fbpx The Many Ways Excess Weight Can Negatively Affect Erectile Function

The Many Ways Excess Weight Can Negatively Affect Erectile Function

Obesity is linked to ED. That's a fact. But many ties, not just one, form this relationship.
Helen Massy
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Helen Massy

Obesity is blamed for health ailments aplenty, almost affecting every bodily system and function, including sexual function. While we tend to accept that obesity is a major contributor to erectile dysfunction (ED), why is it?

Excessive weight is a direct and indirect contributor to ED, explained Justin Houman, M.D., a urologist and men's sexual and reproductive health specialist at Tower Urology in Los Angeles. He delved into some statistics related to body mass index (BMI), a measure of body fat based on weight and height:

  • Of men who have erectile dysfunction, 79 percent have a BMI of 25 or greater—25 marks the start of the overweight range.
  • If your BMI is between 25 and 30, you have a 1.5-times increased risk of ED.
  • If your BMI is 30 or greater, which is considered obese, you have three times the risk of experiencing ED.

To understand the link between obesity and ED, you need to know what causes an erection.

The basics of getting an erection

For people without ED issues, getting an erection seems simple, but Justin Dubin, M.D., a urology fellow specializing in male infertility and sexual medicine at Northwestern University, explained the five elements needed for a good erection:

  1. Arousal
  2. Hormones (specifically testosterone)
  3. Good nerves in your penis
  4. Good blood flow to your penis
  5. Good state of mind (no significant anxiety, depression, etc.)

Not to scare, but if any of these elements fail, you may have an episode of ED.

"When a man is obese or overweight, he puts himself at increased risk for ED because obesity can compromise several of these things you need to have a good erection," Dubin said.

Four ways obesity can lead to ED

Extra weight is a factor in erectile function for several reasons.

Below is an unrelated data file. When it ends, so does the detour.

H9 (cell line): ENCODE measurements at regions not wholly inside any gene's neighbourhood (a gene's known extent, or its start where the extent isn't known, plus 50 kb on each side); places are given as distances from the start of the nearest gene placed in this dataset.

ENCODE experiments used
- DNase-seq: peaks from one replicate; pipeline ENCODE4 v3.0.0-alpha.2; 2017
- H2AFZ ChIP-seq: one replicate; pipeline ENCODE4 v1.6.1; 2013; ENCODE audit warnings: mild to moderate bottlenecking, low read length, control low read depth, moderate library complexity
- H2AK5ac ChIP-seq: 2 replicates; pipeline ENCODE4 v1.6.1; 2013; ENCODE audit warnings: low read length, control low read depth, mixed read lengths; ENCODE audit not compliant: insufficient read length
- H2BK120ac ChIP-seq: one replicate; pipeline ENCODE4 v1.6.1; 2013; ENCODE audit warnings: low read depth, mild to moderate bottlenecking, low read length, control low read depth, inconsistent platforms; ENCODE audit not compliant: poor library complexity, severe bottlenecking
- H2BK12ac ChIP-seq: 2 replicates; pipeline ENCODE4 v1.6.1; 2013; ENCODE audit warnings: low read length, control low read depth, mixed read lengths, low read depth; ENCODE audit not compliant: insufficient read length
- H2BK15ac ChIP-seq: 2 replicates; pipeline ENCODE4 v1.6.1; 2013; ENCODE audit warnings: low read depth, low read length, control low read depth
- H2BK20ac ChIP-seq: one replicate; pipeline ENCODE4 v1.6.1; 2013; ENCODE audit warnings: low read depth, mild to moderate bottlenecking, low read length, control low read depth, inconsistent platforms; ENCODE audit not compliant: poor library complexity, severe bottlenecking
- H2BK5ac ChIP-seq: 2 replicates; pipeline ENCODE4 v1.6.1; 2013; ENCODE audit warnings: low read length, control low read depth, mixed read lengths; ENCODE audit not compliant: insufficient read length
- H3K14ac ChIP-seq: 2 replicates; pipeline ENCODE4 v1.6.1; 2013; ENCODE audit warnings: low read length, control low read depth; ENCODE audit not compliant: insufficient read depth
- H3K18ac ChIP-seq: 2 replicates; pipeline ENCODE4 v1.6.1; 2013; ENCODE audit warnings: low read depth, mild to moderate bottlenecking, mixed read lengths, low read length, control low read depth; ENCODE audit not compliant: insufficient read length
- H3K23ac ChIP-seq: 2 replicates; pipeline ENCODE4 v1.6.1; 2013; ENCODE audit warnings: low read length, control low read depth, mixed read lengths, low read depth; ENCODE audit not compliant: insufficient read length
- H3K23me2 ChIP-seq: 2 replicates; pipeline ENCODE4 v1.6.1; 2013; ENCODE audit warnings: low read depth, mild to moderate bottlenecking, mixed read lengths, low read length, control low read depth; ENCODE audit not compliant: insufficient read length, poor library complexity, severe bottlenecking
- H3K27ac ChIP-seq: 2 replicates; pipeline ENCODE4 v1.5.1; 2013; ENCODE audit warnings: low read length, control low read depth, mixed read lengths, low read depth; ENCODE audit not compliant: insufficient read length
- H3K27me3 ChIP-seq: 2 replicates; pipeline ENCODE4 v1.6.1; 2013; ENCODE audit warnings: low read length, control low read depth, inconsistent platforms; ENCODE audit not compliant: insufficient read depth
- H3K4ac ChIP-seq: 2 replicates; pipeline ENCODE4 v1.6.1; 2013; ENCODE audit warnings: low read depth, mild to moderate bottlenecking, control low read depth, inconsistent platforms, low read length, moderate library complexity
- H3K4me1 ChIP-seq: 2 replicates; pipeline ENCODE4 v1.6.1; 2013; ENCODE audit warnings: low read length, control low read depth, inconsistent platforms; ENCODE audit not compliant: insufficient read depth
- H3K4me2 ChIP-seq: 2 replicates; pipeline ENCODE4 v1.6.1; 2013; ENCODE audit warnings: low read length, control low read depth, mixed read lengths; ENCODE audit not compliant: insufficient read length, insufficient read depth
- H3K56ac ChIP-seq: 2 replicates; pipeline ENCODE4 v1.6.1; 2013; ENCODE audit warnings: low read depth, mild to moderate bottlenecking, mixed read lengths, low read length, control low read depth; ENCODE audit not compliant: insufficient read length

1. Hormonal imbalance

"Obesity throws off the hormonal balance by leading to decreased testosterone levels and increased estrogen [estradiol] levels," Houman said. "And low testosterone is definitely a risk factor for erectile and sexual dysfunction."

A 2007 study published in the Journal of Clinical Endocrinology & Metabolism analyzed testosterone levels in 1,667 men ages 40 to 70. The study found that for each one-point increase in BMI, there was an associated 2 percent decrease in testosterone.

Dubin explained that obesity lowers testosterone levels in several ways, but one of the main ways is that the increased body fat (adipose tissue) converts testosterone to estrogen in men. Increased estrogen levels can lower testosterone production, resulting in obese men with below-normal testosterone levels and poor erectile function.

Testosterone is also closely linked to libido in men, so the lower levels of testosterone caused by obesity can lead to a reduction in sexual desire.

2. Blood vessel damage

Obesity is an independent risk factor for cardiovascular disease.

"When people think of cardiovascular disease, they only think about their heart, but, really, many times the first thing to be damaged are the smaller vessels, including those in the penis," Dubin said.

Obesity is associated with high blood pressure and high cholesterol, which can damage the inner lining of the blood vessels, Houman said. When the blood vessel lining is damaged, the penis does not get enough blood flow to produce and sustain an erection.

In fact, Dubin explained erectile dysfunction is considered the "canary in the coal mine" for heart disease, because damage to the small arteries that prevents you from getting an erection is also a warning sign for future potential damage to the larger arteries in your heart.

3. Diabetes

As well as being a risk factor for cardiovascular disease, obesity is a known risk factor for diabetes, too. According to Dubin, diabetes slowly and silently affects many aspects of your body until you're eventually dealing with the repercussions of poorly controlled sugars. In many cases, your ability to get a satisfactory erection is one of the casualties.

"Diabetes is called 'the silent killer' for a reason: These issues don't happen overnight," Dubin said. "Most people are familiar with how diabetes can damage your eyes, hands and feet. This is because diabetes causes injury to both the blood vessels and nerves around the body. And just like injuries from cardiovascular disease, usually the smaller arteries and nerves, aka the ones in the penis, are often the first to go."

Diabetes is a major cause of ED because if your nerves don't work properly due to poorly controlled sugars, you won't be able to get a good erection.

4. Physical inactivity

Carrying extra weight may discourage an individual from engaging in physical activity, and, as we know, a sedentary lifestyle is not good for overall health. Some of the benefits of physical activity are:

  • Increased testosterone levels
  • Decreased stress and anxiety
  • Improved body image
  • Increased nitric oxide synthase, which helps protect your vascular system, dilate blood vessels and increase blood flow
  • Strengthened endothelial function

If you're wondering about the last one, the endothelium is a thin membrane that lines the inside of blood vessels. It needs to function correctly so the body's tissues and organs can function normally.

When you're physically inactive, you miss out on all these positives that can help protect you from developing ED.

"Anything that negatively impacts your overall health, like obesity, will negatively impact your erectile and sexual function," Houman said.